Burning Man canceled for second year in a row over coronavirus concerns

Burning Man organizers were considering requiring proof of COVID-19 vaccination, but abandoned that plan

Burning Man, the annual desert festival that attracts tens of thousands from all over the world, is canceled for the second year in a row because of the coronavirus pandemic

"Although here in the United States we may be feeling the weight lifting and the light at the end of the tunnel brightening, we are still in the pandemic, and the uncertainties that need to be resolved are impossible to resolve in the time we have," organizers wrote on the festival's website.

"We have decided to set our sights on Black Rock City 2022."

Burning Man was canceled for the second year in a row due to ongoing concerns over the coronavirus pandemic.

Burning Man was canceled for the second year in a row due to ongoing concerns over the coronavirus pandemic. (REUTERS/Jim Urquhart)

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The enigmatic festival had been bringing artists, musicians and revelers from around the globe to the Black Rock Desert in northern Nevada since 1986, until the pandemic forced organizers to call off the annual event last year.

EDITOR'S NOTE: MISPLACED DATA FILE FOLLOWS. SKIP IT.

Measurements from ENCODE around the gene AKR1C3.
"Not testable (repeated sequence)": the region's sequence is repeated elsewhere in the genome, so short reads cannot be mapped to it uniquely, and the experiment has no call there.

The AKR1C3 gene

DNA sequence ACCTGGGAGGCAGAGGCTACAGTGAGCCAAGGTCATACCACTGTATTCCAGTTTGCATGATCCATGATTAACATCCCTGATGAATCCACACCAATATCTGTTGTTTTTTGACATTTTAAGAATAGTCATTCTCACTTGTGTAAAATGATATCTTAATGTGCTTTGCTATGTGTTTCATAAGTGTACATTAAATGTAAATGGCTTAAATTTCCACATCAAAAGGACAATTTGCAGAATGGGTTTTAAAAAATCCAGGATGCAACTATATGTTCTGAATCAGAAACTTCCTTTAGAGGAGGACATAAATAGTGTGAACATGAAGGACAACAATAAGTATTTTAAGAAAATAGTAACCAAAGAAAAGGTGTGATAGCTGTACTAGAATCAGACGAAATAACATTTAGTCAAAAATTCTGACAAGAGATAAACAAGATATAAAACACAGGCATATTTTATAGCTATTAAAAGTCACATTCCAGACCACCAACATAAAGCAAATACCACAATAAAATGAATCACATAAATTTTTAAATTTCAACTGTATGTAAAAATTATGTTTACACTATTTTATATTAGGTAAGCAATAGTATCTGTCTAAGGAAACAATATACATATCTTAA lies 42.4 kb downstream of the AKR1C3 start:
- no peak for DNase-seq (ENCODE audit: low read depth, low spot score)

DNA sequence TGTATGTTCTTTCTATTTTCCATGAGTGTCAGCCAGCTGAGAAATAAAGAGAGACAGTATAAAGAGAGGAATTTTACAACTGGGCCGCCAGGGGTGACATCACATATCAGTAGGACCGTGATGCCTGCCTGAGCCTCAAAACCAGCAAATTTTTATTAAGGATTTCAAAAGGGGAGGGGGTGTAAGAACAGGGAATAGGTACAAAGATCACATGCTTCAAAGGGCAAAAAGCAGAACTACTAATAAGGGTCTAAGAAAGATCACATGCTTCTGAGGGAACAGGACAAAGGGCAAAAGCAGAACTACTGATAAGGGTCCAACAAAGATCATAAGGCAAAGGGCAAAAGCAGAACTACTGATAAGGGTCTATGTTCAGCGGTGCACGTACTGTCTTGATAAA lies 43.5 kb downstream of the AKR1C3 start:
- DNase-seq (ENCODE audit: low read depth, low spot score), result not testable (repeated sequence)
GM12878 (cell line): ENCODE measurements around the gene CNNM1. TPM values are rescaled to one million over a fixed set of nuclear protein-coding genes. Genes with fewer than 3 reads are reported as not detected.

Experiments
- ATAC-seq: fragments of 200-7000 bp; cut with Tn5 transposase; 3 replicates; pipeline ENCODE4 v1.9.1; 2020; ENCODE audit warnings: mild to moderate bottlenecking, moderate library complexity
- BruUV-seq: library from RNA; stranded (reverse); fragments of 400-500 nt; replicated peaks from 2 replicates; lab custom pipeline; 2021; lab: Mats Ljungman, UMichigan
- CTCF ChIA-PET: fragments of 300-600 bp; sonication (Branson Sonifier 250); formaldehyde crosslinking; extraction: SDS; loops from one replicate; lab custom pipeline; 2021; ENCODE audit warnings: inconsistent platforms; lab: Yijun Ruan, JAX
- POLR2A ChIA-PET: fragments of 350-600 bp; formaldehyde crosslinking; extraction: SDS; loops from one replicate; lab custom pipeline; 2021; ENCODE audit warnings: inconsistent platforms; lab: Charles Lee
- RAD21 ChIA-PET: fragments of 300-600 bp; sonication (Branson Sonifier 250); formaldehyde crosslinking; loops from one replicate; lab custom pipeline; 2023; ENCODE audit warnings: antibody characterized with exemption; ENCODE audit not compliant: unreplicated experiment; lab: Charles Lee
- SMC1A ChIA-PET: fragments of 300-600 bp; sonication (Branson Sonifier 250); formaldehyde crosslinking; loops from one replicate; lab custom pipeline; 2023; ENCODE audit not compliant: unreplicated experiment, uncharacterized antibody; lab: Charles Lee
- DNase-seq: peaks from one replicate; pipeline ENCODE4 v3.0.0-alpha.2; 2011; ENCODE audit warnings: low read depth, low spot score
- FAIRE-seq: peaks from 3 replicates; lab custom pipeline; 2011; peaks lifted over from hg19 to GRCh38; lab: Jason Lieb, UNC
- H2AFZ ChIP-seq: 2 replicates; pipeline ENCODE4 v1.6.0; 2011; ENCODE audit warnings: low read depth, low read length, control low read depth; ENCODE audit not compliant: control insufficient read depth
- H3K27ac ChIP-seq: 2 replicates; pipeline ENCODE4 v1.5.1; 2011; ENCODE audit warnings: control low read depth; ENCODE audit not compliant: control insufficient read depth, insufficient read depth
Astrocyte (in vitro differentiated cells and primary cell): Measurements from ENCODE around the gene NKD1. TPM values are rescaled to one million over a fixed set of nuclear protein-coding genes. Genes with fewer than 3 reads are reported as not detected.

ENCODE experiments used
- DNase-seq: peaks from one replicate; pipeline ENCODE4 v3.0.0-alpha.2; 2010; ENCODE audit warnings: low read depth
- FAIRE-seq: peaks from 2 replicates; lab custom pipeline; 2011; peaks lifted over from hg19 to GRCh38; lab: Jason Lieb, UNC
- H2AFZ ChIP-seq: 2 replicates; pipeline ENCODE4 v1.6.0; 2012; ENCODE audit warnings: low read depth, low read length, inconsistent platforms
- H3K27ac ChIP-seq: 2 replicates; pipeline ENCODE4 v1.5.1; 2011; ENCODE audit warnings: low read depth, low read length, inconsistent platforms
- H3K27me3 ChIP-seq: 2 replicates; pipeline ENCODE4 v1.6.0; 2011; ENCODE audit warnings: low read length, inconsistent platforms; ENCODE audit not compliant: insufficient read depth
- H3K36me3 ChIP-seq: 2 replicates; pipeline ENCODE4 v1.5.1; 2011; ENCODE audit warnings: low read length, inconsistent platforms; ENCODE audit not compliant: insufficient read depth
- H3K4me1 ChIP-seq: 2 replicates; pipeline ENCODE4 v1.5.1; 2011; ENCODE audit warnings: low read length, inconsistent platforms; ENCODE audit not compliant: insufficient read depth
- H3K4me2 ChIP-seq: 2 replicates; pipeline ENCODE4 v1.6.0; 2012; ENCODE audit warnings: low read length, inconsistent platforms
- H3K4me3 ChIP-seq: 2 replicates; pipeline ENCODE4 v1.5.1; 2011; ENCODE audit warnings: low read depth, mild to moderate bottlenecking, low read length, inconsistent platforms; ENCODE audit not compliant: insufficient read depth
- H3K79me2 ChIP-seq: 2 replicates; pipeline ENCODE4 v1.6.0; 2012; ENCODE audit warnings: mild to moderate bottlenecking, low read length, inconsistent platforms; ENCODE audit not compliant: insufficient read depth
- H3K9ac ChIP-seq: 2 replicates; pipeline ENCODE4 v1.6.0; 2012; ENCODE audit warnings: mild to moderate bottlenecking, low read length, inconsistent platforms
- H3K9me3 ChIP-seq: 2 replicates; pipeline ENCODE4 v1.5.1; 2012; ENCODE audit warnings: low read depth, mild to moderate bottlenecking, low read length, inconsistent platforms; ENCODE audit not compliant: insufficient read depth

It has gained increased interest in recent years with all stripes of people attending, including entrepreneurs like Google founders Larry Page and Sergey Brin; musicians like Katy Perry and Sean "Diddy" Combs; billionaire hedge fund manager Ray Dalio; and actors, such as Scott Eastwood and Will Smith. 

Burning Man organizers will still host a virtual festival. More than 165,000 people tuned in online to 2020's virtual Burning Man, according to organizers. 

Burning Man organizers will still host a virtual festival. More than 165,000 people tuned in online to 2020's virtual Burning Man, according to organizers.  (REUTERS/Jim Bourg)

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Burning Man CEO Marian Goodell said earlier this month that organizers were considering requiring proof of vaccination to attend the festival, but were aware of concerns that mandating vaccines "challenges the concept of 'radical inclusion.’"

Organizers said they are still hosting a virtual Burning Man that will "invite anybody with an internet connection, anywhere in the world, to contribute to the creativity, community and culture we so enjoy."

The Associated Press contributed to this report.